Stack Overflow is a community of 4.7 million programmers, just like you, helping each other.

Join them; it only takes a minute:

Sign up
Join the Stack Overflow community to:
  1. Ask programming questions
  2. Answer and help your peers
  3. Get recognized for your expertise

I understand the differences between optimistic and pessimistic locking*. Now could someone explain to me when I would use either one in general?

And does the answer to this question change depending on whether or not I'm using a stored procedure to perform the query?

*But just to check, optimistic means "don't lock the table while reading" and pessimistic means "lock the table while reading."

share|improve this question… – Frank Myat Thu Jan 13 at 10:15
up vote 299 down vote accepted

Optimistic Locking is a strategy where you read a record, take note of a version number (other methods to do this involve dates, timestamps or checksums/hashes) and check that the version hasn't changed before you write the record back. When you write the record back you filter the update on the version to make sure it's atomic. (i.e. hasn't been updated between when you check the version and write the record to the disk) and update the version in one hit.

If the record is dirty (i.e. different version to yours) you abort the transaction and the user can re-start it.

This strategy is most applicable to high-volume systems and three-tier architectures where you do not necessarily maintain a connection to the database for your session. In this situation the client cannot actually maintain database locks as the connections are taken from a pool and you may not be using the same connection from one access to the next.

Pessimistic Locking is when you lock the record for your exclusive use until you have finished with it. It has much better integrity than optimistic locking but requires you to be careful with your application design to avoid Deadlocks. To use pessimistic locking you need either a direct connection to the database (as would typically be the case in a two tier client server application) or an externally available transaction ID that can be used independently of the connection.

In the latter case you open the transaction with the TxID and then reconnect using that ID. The DBMS maintains the locks and allows you to pick the session back up through the TxID. This is how distributed transactions using two-phase commit protocols (such as XA or COM+ Transactions) work.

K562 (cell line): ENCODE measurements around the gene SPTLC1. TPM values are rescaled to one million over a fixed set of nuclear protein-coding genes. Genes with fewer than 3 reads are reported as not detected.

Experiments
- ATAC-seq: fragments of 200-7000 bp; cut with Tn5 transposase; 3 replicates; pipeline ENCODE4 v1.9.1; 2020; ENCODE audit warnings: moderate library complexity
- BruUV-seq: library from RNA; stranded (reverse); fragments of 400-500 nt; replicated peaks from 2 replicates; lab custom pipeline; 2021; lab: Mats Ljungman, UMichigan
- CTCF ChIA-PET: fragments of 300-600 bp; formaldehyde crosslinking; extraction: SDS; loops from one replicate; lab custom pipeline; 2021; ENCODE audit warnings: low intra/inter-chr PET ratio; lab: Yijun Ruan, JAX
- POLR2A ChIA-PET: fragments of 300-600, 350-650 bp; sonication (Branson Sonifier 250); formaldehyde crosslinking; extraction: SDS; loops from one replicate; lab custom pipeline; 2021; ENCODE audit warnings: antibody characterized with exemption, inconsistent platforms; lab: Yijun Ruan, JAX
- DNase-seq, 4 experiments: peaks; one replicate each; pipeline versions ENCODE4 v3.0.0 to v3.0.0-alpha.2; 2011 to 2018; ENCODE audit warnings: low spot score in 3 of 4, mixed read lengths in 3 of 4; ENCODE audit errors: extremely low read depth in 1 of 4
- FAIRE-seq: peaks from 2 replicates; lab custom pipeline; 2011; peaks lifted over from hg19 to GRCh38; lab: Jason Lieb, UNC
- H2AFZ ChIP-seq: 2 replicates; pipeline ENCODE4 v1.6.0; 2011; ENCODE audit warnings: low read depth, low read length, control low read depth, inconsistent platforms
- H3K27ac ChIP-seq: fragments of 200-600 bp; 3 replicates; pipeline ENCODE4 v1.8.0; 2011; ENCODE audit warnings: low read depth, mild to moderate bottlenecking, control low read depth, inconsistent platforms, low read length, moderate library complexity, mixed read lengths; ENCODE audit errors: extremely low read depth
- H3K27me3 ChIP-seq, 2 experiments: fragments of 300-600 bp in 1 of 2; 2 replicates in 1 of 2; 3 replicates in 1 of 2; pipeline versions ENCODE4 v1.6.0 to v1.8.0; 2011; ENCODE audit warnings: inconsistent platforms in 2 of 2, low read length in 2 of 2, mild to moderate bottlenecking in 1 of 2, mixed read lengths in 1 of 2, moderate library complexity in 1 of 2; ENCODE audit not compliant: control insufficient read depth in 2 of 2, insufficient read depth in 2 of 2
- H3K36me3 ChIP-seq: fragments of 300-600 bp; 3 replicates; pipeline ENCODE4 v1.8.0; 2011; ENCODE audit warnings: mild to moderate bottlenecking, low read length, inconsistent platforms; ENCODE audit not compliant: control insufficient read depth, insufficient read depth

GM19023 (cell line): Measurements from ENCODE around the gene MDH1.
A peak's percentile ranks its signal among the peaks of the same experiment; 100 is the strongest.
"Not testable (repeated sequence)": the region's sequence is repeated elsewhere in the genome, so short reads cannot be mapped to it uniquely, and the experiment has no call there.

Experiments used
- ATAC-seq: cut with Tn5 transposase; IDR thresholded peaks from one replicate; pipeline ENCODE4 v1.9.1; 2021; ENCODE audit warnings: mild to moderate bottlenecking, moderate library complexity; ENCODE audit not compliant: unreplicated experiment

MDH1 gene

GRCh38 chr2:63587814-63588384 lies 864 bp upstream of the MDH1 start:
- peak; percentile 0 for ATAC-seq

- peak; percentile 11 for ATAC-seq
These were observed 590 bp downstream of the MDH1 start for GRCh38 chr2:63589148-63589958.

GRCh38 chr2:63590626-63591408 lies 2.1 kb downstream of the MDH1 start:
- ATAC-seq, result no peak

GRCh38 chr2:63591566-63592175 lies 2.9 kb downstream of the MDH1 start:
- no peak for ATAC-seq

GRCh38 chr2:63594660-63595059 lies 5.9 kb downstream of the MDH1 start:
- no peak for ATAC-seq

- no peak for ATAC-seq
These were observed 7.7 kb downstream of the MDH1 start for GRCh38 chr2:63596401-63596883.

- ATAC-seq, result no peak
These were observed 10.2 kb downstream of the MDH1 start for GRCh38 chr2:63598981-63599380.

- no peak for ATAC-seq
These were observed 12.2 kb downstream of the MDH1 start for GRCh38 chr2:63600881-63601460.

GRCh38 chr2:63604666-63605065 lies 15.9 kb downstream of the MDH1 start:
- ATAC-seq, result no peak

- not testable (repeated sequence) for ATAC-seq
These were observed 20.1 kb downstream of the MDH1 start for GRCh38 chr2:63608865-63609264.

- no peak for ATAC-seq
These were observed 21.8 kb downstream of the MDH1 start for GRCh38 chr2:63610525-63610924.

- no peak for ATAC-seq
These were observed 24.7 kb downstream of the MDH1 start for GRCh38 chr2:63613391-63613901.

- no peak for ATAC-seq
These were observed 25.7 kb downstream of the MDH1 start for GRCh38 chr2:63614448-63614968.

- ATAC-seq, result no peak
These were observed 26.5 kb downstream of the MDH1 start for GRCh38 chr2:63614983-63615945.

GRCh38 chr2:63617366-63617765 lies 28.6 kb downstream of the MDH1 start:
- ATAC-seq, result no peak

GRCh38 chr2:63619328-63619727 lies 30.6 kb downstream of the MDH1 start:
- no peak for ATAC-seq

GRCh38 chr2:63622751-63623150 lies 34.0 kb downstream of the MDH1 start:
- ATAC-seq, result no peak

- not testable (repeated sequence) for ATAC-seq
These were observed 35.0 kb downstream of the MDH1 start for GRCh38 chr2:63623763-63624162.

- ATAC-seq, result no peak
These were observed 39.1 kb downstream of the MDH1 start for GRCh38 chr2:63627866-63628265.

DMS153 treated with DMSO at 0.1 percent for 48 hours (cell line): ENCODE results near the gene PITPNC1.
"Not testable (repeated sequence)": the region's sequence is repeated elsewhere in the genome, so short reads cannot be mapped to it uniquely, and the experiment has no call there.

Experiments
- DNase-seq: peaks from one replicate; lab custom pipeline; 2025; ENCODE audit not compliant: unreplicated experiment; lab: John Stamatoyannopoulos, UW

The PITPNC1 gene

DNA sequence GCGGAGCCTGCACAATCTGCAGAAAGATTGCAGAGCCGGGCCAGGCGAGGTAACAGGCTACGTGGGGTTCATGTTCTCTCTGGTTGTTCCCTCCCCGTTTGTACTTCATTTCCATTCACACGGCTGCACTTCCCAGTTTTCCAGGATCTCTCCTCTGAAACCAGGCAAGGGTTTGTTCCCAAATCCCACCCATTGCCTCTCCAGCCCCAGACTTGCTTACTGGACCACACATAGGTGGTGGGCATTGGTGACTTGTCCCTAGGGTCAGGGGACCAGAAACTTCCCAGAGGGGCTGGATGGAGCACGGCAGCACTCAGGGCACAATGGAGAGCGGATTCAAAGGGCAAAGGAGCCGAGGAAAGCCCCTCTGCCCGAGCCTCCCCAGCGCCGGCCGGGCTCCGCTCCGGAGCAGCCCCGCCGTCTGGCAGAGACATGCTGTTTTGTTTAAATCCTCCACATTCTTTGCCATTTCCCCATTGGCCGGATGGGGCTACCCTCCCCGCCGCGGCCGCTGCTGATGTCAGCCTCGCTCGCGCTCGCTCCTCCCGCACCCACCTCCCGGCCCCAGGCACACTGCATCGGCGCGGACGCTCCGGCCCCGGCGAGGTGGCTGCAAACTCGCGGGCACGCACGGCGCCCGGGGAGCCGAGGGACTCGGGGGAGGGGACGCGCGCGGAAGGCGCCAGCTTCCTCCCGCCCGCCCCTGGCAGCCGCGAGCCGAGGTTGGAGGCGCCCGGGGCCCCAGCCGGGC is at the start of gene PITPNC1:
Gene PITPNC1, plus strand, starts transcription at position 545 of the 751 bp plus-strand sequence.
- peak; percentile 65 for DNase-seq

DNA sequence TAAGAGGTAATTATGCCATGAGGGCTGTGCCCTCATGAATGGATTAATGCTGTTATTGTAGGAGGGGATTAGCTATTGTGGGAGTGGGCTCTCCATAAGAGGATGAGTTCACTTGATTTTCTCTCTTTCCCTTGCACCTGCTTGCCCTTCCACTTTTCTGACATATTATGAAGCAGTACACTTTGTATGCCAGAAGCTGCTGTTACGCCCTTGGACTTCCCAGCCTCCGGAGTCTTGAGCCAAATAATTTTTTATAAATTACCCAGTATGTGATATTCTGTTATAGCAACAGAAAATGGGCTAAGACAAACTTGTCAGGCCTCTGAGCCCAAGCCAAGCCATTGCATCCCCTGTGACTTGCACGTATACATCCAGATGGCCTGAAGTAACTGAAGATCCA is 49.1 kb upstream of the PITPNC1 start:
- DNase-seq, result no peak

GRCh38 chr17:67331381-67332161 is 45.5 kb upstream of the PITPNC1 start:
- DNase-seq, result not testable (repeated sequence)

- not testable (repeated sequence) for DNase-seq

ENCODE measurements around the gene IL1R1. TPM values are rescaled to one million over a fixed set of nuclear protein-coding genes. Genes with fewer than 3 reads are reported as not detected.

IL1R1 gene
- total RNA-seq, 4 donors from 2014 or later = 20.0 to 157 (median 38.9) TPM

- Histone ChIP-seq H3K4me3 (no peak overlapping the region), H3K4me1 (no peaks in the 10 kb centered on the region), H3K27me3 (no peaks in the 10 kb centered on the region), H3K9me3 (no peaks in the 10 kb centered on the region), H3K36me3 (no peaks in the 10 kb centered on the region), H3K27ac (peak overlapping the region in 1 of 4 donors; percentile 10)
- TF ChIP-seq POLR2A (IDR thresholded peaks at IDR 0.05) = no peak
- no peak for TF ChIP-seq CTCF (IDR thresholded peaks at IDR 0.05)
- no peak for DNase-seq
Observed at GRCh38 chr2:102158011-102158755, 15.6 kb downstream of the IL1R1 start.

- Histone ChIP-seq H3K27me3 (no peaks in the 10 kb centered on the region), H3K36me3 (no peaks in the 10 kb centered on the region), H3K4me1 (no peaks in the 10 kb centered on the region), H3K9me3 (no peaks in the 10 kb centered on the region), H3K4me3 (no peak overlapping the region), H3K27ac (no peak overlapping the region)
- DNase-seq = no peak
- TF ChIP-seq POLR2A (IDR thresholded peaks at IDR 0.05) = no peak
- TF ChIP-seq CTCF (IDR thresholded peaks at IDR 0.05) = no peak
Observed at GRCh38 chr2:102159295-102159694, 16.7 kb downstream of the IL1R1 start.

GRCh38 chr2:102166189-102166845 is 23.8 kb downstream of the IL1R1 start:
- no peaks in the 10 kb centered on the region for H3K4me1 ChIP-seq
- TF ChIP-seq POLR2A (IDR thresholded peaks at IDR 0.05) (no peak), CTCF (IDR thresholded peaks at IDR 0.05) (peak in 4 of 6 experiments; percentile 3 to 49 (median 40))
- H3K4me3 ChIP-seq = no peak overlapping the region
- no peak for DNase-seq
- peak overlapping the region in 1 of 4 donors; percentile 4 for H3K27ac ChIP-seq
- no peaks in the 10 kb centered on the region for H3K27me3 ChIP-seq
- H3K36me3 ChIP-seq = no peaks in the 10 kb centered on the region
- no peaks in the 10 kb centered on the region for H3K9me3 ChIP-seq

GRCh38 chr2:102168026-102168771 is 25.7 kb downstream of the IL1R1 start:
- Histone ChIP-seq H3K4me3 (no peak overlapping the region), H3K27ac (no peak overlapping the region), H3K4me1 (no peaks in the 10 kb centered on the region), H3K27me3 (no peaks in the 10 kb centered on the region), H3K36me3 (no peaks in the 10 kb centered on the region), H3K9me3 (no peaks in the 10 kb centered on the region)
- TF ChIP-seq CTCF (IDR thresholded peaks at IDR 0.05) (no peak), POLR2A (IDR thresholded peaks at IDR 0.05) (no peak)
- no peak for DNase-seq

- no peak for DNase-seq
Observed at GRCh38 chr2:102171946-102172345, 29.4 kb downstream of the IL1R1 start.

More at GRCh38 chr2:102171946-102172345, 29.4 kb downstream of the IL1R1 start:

share|improve this answer
Optimistic locking doesn't necessarily use a version number. Other strategies include using (a) a timestamp or (b) the entire state of the row itself. The latter strategy is ugly but avoids the need for a dedicated version column, in cases where you aren't able to modify the schema. – Andrew Swan Dec 8 '09 at 22:33
@geek - database locks are typically tied to a session. In the case of a two-tier client-server application then the session is 1:1 with a connection. If you have pooled connections then you lose this relationship and you can't use this relationship. – ConcernedOfTunbridgeWells Jul 1 '14 at 9:42
@geek - Distributed transaction protocols such as XA allow a separate transaction identifier to be reticulated around one or more systems. This type of protocol does allow locks to be used through pooled connections as the transaction identifier is de-coupled from the sessions and supplied explicitly. However, this does incur some overhead and is prone to leak locks and transaction identifiers if your application isn't scrupulous about keeping track of them. It is a much more heavyweight solution. – ConcernedOfTunbridgeWells Jul 1 '14 at 9:46
@supercat - Don't agree that optimistic locking is less than 100% accurate - as long as it checks all the input records for transaction that should stay unmodified for the duration, it's as accurate as pessimistic locking (select for update style) on those same records. The main difference is that optimistic locking incurs overhead only if there's a conflict, whereas pessimistic locking has reduced overhead on conflict. So optimistic is best in case where most transactions don't conflict - which I hope is usually the case for most apps. – RichVel Aug 5 '14 at 11:33